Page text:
By: Researcher Taymur
Doctors are diagnosing metastatic carcinoid tumors (MCTs) increasingly better. Nevertheless, the varying symptoms of an MCT can sometimes lead to misdiagnosis and inappropriate care until it is discovered that a carcinoid tumor is behind these symptoms. Carcinoid tumors are often initially misdiagnosed as irritable bowel syndrome (IBS) or Crohn’s disease, or as a symptom of menopause in women, according to the National Organization for Rare Disorders.
Understanding the similarities between carcinoid syndrome symptoms and IBS will give you an idea of what disorder you may have and what you should ask your doctor to find out for sure.
Understanding MCTs Major Symptoms
Most carcinoid tumors do not cause symptoms, according to the American Family Physicist newspaper. A surgeon often discovers one of these tumors while performing surgery for another issue, such as acute pancreatitis, bowel blockage of a person, or reproductive tract diseases of a woman.
A variety of hormones that affect the body can be secreted by carcinoid tumors, the most important being serotonin. Increased serotonin in your body may stimulate your intestine, causing symptoms similar to IBS, particularly diarrhea. Some MCT-related symptoms include:
- muscle and joint aches
- heart problems i.e. irregular heartbeats
- changes in lowering blood pressure
Because MCT-related diarrhea usually gets worse after a person eats foods that contain a substance called tyramine. Therefore wine, cheese, and chocolate are all products containing tyramine.
So over time, MCT-related abdominal symptoms may have additional harmful effects. However these include weight loss as stool moves through your intestines so rapidly that there is no space for your body to absorb nutrients. For similar reasons, dehydration and malnutrition can also occur.
Understanding Differences Between IBS and MCTs
It is easy to see how an MCT can be misdiagnosed as IBS, considering the symptoms of IBS. Some key factors, however, can lead a physician to suggest diagnostic tests for an MCT.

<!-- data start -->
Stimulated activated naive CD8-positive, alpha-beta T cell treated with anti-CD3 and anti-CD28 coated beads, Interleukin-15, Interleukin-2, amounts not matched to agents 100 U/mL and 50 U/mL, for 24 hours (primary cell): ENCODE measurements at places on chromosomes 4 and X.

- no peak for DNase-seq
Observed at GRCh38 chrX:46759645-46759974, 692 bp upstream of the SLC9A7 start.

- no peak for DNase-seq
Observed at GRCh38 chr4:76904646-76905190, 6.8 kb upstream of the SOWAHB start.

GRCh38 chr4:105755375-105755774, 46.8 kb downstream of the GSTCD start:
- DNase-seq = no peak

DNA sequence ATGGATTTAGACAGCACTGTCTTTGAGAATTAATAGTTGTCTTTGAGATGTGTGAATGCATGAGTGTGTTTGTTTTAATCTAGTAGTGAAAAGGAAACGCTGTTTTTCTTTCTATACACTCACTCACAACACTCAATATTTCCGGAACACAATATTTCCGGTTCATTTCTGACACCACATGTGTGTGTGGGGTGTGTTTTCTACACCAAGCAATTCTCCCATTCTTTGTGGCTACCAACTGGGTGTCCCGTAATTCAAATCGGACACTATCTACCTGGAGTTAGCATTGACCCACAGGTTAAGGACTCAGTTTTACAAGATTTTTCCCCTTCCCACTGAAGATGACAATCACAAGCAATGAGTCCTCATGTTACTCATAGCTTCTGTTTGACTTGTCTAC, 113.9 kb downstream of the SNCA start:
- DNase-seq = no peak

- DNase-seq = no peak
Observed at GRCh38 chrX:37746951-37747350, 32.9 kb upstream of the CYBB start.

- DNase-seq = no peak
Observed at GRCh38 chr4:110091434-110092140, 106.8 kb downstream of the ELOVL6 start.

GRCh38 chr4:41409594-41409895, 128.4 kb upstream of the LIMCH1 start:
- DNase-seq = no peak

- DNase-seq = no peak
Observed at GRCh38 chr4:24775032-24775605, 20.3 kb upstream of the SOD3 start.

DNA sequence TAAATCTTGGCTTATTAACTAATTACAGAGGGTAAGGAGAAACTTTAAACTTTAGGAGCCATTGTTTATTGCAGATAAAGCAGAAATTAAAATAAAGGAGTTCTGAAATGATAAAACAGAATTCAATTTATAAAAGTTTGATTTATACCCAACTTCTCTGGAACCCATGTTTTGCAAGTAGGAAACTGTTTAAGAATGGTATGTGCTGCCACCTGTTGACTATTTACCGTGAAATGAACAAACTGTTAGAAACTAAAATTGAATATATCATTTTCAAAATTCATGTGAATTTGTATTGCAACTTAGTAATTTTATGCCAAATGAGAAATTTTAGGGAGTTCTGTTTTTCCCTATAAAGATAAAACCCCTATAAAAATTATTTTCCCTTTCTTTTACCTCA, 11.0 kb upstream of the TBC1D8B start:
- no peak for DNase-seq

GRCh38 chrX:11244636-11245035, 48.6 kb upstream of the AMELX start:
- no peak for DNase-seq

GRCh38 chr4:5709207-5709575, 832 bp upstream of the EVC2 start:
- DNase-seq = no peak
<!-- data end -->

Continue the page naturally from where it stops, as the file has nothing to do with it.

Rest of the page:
1st is Age Diagnosis
While a person may develop IBS at any age, according to the Mayo Clinic, women under the age of 45 are most likely to be diagnosed with IBS. The average age of a person with an MCT, on the other hand, starts to see signs between 50 and 60.
2nd is Flushing Wheezing Breathing Issue
So a person with an MCT may experience wheezing and diarrhea as well as chalk these symptoms to various problems. Because they may, blame a cold for wheezing and IBS for their diarrhea. Therefore the symptoms associated with MCTs, however, are not always based on one process in the body of a person.
Therefore knowing this, it is important that you explain to your doctor all the unusual symptoms that you have experienced, even if they do not appear to be related. For example, if you have experienced diarrhea as well as flushing, wheezing, or general breathing difficulty, so you should share it. Because in general, in 58 percent of those with an MCT, diarrhea and flushing occur simultaneously.
3rd is Weight Loss
While a person with IBS may experience weight loss due to their diarrhea, with MCTs or another more serious disorder this symptom is more likely to occur. Weight loss is known as a “red flag sign” although, according to the research, the underlying cause is not IBS.
Understanding Continued Abdominal Symptoms
Often people with MCT will experience different abdominal symptoms without a diagnosis for many years. Because if your symptoms have not responded to treatment or appear to only improve with the removal of tyramine-containing substances from your diet, this may be a signal to ask your doctor to continue digging.
Types of MCT diagnostic tests include:
- therefore test the urine for 24 hours for 5-HIAA, a body by-product which breaks down serotonin
- however check your blood for compound chromogranin-A
- so use imaging scans, such as CT scans and MRI scans, to determine the possible location of MCT.
Therefore the average time from the start to diagnosis of MCT symptoms is 9 years Trusted Source. So while this seems to be a very long time, this shows how hard it can be to identify an MCT, and sometimes frustrating it can be.
However if you have symptoms that go beyond diarrhea, talk with your doctor about doing MCT research. Because most people with MCT do not seek treatment until the tumor has spread and begins to cause further symptoms. So if you take steps early on for additional tests or your doctor identifies MCT, they may be able to remove the tumor and prevent it from spreading.